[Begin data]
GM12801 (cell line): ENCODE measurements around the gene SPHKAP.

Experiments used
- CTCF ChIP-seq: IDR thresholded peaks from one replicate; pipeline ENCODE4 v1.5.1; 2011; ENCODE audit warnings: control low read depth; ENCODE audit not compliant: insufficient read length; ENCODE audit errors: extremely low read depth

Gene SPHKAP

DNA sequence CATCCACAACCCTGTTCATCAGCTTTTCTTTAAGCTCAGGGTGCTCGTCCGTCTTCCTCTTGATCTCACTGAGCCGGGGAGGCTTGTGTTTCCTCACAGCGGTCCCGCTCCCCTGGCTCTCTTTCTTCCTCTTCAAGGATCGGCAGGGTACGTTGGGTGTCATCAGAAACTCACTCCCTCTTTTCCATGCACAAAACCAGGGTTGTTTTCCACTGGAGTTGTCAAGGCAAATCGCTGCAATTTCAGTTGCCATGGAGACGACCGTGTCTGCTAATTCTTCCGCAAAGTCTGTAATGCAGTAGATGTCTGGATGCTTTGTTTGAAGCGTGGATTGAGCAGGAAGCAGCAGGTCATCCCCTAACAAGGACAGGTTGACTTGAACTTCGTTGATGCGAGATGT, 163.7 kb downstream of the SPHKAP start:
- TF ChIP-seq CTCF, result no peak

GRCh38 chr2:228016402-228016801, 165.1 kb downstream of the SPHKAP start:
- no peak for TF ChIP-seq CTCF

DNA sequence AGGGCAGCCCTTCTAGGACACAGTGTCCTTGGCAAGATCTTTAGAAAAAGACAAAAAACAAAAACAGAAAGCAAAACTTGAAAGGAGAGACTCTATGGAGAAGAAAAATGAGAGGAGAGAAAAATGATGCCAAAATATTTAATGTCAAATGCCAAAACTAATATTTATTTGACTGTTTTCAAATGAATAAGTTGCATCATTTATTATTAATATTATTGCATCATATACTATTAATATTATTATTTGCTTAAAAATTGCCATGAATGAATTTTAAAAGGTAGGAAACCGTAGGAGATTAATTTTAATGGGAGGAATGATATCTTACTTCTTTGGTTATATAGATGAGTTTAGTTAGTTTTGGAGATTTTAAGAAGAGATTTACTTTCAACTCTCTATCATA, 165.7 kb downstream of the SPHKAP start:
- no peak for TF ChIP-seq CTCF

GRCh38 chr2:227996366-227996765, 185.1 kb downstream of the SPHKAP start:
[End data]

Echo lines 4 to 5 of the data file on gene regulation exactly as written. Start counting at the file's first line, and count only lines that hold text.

Gene SPHKAP

DNA sequence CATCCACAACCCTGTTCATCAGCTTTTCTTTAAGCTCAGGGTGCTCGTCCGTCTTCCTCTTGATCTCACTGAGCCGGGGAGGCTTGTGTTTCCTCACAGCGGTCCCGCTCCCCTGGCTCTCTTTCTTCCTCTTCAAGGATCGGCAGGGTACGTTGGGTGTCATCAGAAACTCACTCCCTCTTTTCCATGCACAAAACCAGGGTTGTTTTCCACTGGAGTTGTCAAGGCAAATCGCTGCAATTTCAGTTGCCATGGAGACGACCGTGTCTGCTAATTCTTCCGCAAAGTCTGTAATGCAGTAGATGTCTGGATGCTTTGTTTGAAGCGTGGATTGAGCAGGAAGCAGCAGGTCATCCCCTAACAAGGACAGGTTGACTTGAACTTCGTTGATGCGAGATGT, 163.7 kb downstream of the SPHKAP start: